Dame Millicent Garrett Fawcett (11 June 1847 – 5 August 1929) was a British intellectual, political leader, activist and writer.
Miranda Caroline Raison (born 18 November 1977) is an English screen and stage actress.
A moot hall is a meeting or assembly building, traditionally to decide local issues.
Mudflats or mud flats, also known as tidal flats, are coastal wetlands that form when mud is deposited by tides or rivers.
The Neogene (informally Upper Tertiary or Late Tertiary) is a geologic period and system that spans 20.45 million years from the end of the Paleogene Period million years ago (Mya) to the beginning of the present Quaternary Period Mya.
Newson Garrett (31 July 1812 – 4 May 1893) was a maltster, instrumental in the revival of the town of Aldeburgh, Suffolk, of which he became mayor at the end of his life.
No Name is a novel by Wilkie Collins, first published in 1862.
Non-metropolitan districts, or colloquially "shire districts", are a type of local government district in England.
The North Sea (Mare Germanicum) is a marginal sea of the Atlantic Ocean located between Great Britain, Scandinavia, Germany, the Netherlands, Belgium, and France.
The 1953 North Sea flood was a major flood caused by a heavy storm that occurred on the night of Saturday, 31 January 1953 and morning of Sunday, 1 February 1953.
North Warren RSPB reserve is a nature reserve run by the Royal Society for the Protection of Birds (RSPB) in Suffolk, England.
Orford Ness is a cuspate foreland shingle spit on the Suffolk coast in Great Britain, linked to the mainland at Aldeburgh and stretching along the coast to Orford and down to North Weir Point, opposite Shingle Street.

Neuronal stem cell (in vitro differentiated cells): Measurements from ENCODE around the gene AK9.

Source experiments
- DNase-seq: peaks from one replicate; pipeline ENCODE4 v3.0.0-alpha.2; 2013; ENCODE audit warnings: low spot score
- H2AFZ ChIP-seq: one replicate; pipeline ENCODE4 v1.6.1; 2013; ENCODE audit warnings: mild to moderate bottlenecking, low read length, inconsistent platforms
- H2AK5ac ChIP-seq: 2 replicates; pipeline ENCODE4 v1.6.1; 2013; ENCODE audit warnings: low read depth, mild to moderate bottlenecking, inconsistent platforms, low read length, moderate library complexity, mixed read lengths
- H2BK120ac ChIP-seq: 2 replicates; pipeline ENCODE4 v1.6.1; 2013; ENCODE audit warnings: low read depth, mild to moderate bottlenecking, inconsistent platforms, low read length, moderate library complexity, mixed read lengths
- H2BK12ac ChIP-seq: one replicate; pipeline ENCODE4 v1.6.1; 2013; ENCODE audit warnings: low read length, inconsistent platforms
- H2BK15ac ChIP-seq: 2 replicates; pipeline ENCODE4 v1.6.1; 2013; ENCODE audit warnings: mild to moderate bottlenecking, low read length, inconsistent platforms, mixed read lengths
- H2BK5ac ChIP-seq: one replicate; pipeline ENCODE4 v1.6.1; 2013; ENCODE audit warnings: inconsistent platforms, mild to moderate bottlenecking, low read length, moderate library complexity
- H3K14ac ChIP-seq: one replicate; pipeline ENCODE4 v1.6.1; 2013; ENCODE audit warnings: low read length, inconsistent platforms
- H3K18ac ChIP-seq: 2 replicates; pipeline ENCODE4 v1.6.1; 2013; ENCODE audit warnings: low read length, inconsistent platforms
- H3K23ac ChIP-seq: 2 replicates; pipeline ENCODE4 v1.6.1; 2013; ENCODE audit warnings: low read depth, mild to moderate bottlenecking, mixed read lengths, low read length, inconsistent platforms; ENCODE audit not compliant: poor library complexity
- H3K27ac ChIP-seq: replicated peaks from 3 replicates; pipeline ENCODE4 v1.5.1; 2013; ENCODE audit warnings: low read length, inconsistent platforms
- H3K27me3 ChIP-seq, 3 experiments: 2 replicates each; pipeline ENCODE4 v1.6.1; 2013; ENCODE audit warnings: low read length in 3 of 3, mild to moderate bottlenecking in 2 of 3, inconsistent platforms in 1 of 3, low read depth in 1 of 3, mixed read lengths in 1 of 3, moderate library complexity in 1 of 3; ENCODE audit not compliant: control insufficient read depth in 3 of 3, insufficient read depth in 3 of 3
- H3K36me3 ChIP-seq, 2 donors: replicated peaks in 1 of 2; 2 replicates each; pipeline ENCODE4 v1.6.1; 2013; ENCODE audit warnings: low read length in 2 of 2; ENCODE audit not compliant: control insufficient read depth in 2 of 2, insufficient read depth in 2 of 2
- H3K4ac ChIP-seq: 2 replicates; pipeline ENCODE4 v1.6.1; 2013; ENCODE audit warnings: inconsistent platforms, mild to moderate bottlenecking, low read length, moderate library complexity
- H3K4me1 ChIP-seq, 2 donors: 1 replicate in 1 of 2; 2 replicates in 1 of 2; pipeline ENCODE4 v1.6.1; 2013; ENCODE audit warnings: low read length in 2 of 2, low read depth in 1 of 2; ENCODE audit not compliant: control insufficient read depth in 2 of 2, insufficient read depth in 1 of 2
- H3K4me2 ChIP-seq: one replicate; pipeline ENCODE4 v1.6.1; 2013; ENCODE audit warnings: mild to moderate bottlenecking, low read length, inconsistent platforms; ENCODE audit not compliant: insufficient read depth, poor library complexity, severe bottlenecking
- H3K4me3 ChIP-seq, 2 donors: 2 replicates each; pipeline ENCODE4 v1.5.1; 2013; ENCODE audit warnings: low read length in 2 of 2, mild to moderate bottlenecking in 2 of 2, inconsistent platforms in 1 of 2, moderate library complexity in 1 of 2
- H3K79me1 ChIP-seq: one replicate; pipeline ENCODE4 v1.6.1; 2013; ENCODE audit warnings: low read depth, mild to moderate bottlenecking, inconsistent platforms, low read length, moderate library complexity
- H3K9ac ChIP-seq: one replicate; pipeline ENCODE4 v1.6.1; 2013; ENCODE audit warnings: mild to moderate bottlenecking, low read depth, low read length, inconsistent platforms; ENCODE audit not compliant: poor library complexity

Not to be confused with Orlando (cat) Orlando (The Marmalade Cat) is the fictional eponymous hero of the series (of the same name) of 19 illustrated children's books written by Kathleen Hale between 1938 and 1972, issued by various publishers including Country Life and Puffin Picture Books.
Overfishing is the removal of a species of fish from a body of water at a rate that the species cannot replenish in time, resulting in those species either becoming depleted or very underpopulated in that given area.
A paper lantern is a lantern made of thin, brightly colored paper.
The Penguin Group is a trade book publisher and part of Penguin Random House.
Peter Grimes is an opera by Benjamin Britten, with a libretto adapted by Montagu Slater from the narrative poem, "Peter Grimes," in George Crabbe's book The Borough.
Sir Peter Neville Luard Pears (22 June 19103 April 1986) was an English tenor.
Peter John Sinfield (born 27 December 1943) is an English poet and songwriter, most famously known as the lyricist and co-founder member of early incarnations of King Crimson, whose debut album In the Court of the Crimson King is regarded by some critics as one of the most influential progressive rock albums released.
A port is a maritime commercial facility which may comprise one or more wharves where ships may dock to load and discharge passengers and cargo.